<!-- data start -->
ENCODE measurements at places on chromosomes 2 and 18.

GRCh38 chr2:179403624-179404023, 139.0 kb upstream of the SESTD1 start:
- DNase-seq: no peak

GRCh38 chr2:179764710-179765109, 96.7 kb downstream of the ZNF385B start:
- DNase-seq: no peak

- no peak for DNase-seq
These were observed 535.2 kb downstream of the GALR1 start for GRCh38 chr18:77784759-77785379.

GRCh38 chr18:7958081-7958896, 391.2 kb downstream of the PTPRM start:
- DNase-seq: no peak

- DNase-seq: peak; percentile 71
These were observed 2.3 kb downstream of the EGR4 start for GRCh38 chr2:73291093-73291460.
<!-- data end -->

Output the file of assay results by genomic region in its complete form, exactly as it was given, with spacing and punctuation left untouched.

ENCODE measurements at places on chromosomes 2 and 18.

GRCh38 chr2:179403624-179404023, 139.0 kb upstream of the SESTD1 start:
- DNase-seq: no peak

GRCh38 chr2:179764710-179765109, 96.7 kb downstream of the ZNF385B start:
- DNase-seq: no peak

- no peak for DNase-seq
These were observed 535.2 kb downstream of the GALR1 start for GRCh38 chr18:77784759-77785379.

GRCh38 chr18:7958081-7958896, 391.2 kb downstream of the PTPRM start:
- DNase-seq: no peak

- DNase-seq: peak; percentile 71
These were observed 2.3 kb downstream of the EGR4 start for GRCh38 chr2:73291093-73291460.